US small caps outperform in global meltdown

By Mark Barnes, head of investment research (Americas), and Christine Haggerty, research & analytics

Amid the widespread stock-market wreckage arising from the Russian-Ukraine conflict in February, there was one notable survivor: US small caps actually posted gains for the month, eclipsing the broad US market and most markets elsewhere.

This resilience is particularly striking given its prolonged losing streak for most of the past year as market leadership rotated away from cyclical, value-oriented stock groups toward more growth-centric segments.

Despite its standout showing in February, particularly versus the broad US and European indexes (see chart below), the Russell 2000 remains among the worst performers for the past three months and longer-term.

While it’s still early days, it can be instructive to understand what’s behind this turnaround and what it may be signaling about investor sentiment going forward.

Source: FTSE Russell. Data as of February 28, 2022.

Energy stocks

Parsing Industry Classification Benchmark (ICB) data revealed two obvious sources of the US small-cap index’s firepower in February: its overweight in energy stocks, which leapt nearly 8% in the US last month amid growing risks to supplies from the Russia-Ukraine war, and its underweight in technology, which posted the biggest losses.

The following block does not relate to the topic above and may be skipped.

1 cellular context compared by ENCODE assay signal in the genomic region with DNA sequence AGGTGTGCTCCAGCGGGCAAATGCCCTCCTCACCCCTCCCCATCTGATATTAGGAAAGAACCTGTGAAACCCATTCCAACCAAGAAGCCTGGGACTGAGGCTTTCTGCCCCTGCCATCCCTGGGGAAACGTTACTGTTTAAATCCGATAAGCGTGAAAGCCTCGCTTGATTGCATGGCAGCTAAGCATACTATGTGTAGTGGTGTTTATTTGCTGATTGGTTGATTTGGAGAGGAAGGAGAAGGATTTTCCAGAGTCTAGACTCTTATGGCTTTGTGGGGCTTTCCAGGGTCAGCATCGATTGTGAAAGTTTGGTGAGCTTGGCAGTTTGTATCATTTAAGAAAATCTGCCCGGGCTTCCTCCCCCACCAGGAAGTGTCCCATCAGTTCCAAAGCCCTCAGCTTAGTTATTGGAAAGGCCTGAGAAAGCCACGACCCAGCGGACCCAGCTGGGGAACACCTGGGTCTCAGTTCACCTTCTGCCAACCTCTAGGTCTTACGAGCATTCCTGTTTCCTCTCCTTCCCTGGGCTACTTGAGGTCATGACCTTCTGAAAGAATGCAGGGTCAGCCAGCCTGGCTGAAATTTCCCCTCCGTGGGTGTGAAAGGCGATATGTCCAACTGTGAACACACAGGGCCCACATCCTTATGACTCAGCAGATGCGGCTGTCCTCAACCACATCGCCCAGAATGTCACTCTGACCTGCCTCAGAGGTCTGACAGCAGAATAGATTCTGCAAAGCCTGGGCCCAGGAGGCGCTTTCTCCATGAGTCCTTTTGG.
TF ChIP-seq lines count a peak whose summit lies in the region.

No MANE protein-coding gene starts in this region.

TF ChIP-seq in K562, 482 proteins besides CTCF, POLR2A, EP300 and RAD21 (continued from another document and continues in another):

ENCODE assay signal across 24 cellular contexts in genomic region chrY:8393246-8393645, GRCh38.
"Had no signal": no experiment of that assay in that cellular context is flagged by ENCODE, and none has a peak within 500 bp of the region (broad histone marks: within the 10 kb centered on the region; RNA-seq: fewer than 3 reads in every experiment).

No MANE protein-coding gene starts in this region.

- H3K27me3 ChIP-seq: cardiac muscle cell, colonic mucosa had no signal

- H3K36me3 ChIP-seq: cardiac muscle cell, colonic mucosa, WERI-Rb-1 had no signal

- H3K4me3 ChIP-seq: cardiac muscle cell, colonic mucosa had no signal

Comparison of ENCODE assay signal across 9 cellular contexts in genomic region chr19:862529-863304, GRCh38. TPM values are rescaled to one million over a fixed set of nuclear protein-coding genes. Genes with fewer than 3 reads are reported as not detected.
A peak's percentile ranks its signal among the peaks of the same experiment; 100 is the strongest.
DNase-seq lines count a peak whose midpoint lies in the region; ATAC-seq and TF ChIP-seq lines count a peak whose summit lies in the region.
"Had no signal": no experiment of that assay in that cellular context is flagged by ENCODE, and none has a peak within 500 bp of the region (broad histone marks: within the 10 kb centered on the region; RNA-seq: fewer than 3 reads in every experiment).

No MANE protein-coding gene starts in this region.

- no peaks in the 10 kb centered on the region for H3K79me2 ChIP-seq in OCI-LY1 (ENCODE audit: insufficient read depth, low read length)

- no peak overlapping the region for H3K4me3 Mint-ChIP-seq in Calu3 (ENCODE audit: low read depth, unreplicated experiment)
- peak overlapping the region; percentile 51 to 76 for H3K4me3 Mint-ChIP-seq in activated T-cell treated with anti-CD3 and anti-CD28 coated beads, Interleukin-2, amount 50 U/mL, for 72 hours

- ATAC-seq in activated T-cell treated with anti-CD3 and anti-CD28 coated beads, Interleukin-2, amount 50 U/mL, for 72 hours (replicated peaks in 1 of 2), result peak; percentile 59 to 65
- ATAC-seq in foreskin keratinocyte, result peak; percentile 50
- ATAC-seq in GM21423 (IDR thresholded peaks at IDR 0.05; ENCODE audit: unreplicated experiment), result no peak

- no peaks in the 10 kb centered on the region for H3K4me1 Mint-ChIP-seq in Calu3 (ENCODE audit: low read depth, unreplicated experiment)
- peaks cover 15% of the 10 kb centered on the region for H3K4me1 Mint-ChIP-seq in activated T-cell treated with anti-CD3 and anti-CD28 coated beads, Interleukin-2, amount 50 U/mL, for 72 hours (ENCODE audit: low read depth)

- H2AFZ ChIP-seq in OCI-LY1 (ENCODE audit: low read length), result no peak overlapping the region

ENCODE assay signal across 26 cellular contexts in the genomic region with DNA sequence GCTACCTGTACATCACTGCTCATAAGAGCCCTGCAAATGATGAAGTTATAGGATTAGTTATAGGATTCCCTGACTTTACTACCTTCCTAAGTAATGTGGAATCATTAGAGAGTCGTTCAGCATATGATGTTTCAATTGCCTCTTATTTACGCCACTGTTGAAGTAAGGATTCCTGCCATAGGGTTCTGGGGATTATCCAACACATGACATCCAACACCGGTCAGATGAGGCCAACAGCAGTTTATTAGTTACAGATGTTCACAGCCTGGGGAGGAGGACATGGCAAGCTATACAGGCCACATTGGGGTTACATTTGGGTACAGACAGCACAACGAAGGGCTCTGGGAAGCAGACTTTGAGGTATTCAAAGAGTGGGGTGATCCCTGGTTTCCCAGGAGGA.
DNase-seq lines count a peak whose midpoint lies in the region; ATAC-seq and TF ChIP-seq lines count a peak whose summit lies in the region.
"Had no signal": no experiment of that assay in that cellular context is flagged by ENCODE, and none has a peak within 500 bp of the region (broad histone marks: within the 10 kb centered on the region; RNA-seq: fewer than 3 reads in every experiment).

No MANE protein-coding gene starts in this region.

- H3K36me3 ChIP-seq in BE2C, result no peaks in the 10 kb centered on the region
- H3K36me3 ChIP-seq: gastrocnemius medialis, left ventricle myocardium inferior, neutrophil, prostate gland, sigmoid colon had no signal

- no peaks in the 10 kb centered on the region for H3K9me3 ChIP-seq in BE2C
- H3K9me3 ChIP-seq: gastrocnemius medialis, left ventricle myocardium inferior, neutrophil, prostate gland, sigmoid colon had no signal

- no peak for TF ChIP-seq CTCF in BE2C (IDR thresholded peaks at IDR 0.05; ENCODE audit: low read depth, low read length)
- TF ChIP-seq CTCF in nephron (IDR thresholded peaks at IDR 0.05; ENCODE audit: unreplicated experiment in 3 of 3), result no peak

Source: FTSE Russell. Data as of February 28, 2022.

As shown below, oil, gas & coal stocks accounted for more than half of Russell 2000’s monthly returns, double the sector’s contribution to the Russell 1000, while technology software and hardware stocks were far less of a drag on Russell 2000 returns.

Contributions from smaller stocks within financials (i.e., banks), health care (i.e., medical equipment) and basic materials (i.e., industrial metals) also helped.

Source: FTSE Russell. Based on Industry Classification Benchmark (ICB) data as of February 28, 2022.

Macro Dynamics

Small-cap companies typically derive more of their revenues domestically and, thus, are likely to be more immune than their larger multinational peers to the havoc being wreaked on global commerce by the Ukraine crisis and financial sanctions on Russia.

The small-cap index also tilts more to cyclical industries, which stand to benefit from the strength in US jobs, wages and consumer spending as the post-pandemic recovery continues. Though the onset of Fed tightening regime poses a potential headwind, small stocks have typically done well if interest rates rise in response to a strengthening economy.

The forthcoming rollout of federal spending from the $1.2 trillion infrastructure bill passed last November, which favors industries more greatly represented in the small-cap index, such as industrials, energy and basic materials. (Each outweighs their share of the Russell 1000 by two percentage points.)

Relative valuations may be another factor underpinning recent small-cap outperformance: the 12-month forward P/E for the Russell 2000 has fallen far more steeply than the large-cap index since peaking in mid-2020 on pandemic-depressed earnings, and are currently near the lowest level of the past five years. Its premium to the Russell 1000 has also narrowed significantly, despite expectations for far faster earnings growth. Specifically, consensus forecasts look for Russell 2000 EPS to grow nearly 28% this year, compared to 10% for the Russell 1000.

This post first appeared on March 8 on the FTSE Russell blog.

Photo Credit: Susanne Nilsson via Flickr Creative Commons

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